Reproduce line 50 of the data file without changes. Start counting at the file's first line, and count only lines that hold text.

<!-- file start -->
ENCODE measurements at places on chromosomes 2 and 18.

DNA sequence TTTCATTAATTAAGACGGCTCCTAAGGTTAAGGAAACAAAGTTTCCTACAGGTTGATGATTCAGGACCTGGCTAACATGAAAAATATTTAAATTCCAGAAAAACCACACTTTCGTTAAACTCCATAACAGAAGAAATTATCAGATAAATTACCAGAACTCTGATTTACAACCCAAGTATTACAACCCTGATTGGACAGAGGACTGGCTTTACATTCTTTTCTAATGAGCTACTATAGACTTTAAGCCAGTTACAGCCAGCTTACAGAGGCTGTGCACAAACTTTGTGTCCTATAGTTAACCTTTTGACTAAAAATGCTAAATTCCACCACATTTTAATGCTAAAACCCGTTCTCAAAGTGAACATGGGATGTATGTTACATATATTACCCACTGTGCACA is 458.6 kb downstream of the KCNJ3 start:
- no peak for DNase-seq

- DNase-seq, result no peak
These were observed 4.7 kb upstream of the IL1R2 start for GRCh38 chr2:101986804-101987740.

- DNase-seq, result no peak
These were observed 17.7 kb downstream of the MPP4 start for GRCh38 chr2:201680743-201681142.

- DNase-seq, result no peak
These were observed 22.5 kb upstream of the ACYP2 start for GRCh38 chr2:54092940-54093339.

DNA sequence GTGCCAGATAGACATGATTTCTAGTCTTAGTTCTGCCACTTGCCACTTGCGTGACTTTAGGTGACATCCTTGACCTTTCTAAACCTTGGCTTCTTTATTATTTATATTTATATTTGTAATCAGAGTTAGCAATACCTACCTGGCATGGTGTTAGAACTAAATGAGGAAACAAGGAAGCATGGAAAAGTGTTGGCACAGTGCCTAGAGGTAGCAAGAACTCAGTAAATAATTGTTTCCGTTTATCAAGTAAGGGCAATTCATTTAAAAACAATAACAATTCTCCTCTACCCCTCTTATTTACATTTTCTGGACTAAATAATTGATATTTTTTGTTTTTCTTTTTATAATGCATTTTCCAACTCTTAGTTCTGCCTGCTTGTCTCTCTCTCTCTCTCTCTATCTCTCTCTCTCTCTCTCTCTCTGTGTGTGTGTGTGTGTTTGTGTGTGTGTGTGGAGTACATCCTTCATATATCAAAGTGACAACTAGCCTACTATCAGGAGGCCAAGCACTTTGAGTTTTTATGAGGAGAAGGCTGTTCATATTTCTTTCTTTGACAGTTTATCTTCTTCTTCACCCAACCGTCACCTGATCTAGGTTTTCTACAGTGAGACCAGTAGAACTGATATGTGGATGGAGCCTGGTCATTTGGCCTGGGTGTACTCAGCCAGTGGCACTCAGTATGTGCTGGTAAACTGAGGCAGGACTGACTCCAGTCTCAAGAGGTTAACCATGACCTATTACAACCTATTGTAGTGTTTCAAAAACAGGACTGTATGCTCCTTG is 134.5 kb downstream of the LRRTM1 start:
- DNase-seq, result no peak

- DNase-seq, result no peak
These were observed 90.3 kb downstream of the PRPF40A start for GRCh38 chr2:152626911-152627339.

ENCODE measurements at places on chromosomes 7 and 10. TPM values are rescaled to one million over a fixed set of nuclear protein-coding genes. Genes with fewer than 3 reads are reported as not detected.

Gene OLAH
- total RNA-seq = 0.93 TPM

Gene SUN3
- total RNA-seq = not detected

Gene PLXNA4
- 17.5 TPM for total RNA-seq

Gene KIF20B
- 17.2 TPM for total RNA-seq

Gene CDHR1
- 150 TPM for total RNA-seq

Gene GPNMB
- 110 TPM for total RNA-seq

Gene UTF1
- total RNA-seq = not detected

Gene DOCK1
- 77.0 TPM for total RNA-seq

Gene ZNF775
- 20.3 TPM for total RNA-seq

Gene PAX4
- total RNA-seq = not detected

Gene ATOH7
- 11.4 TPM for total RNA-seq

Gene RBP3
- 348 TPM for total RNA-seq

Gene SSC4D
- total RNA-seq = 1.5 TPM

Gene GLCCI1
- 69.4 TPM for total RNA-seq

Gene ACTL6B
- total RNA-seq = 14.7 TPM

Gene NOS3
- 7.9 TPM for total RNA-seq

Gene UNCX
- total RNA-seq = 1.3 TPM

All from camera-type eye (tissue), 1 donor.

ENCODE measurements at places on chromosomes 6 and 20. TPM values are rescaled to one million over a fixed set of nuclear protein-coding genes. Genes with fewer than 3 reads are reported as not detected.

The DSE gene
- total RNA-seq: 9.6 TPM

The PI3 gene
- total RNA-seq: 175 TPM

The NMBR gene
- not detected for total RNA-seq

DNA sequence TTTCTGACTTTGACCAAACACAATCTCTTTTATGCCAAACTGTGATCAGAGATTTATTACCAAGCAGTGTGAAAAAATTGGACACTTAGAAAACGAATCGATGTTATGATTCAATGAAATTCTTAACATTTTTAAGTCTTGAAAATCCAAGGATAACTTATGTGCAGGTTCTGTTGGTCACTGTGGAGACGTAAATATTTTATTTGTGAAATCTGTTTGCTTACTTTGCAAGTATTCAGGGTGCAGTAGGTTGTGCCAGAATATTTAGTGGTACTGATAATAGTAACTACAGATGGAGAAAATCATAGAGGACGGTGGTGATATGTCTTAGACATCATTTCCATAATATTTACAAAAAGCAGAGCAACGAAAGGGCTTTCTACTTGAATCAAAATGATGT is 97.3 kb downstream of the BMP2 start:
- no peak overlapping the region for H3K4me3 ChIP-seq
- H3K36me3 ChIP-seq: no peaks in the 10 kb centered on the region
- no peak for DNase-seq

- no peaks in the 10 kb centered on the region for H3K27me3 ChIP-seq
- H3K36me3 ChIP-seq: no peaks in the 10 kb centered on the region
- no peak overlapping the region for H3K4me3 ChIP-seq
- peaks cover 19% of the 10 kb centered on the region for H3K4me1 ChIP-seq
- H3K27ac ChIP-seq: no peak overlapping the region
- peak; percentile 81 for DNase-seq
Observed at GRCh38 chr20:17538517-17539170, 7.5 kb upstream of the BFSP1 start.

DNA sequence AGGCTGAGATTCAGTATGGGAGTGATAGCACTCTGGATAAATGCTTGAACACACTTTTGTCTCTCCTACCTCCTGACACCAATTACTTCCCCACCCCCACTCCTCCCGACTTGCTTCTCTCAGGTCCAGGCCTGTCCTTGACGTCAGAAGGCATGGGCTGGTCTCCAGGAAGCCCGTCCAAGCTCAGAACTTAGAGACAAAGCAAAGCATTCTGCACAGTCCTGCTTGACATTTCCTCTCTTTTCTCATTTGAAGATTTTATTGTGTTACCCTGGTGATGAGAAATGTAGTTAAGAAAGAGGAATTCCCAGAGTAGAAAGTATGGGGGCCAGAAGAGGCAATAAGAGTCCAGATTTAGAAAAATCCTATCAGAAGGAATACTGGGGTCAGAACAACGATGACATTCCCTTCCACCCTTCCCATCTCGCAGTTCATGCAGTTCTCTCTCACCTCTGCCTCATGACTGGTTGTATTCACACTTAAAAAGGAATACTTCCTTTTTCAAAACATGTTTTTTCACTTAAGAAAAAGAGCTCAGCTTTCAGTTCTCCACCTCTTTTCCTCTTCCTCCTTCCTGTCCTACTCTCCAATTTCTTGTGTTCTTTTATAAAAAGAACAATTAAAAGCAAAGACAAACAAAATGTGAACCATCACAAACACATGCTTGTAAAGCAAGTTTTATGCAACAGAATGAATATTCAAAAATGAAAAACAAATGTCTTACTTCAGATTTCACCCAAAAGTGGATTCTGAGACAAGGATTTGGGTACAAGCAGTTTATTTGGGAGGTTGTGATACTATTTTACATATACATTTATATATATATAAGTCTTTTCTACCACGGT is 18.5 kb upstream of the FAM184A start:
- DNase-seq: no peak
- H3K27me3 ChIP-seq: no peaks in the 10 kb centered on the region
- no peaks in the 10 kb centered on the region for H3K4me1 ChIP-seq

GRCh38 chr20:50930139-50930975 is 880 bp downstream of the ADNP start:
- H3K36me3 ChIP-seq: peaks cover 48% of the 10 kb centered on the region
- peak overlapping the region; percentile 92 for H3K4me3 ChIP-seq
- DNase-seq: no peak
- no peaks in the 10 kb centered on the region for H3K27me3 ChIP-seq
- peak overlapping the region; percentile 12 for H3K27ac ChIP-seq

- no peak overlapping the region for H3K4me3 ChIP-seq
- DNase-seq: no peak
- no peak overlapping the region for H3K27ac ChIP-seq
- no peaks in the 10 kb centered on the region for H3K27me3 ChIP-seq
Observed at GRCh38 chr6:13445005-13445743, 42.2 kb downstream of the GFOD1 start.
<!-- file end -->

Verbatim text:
ENCODE measurements at places on chromosomes 6 and 20. TPM values are rescaled to one million over a fixed set of nuclear protein-coding genes. Genes with fewer than 3 reads are reported as not detected.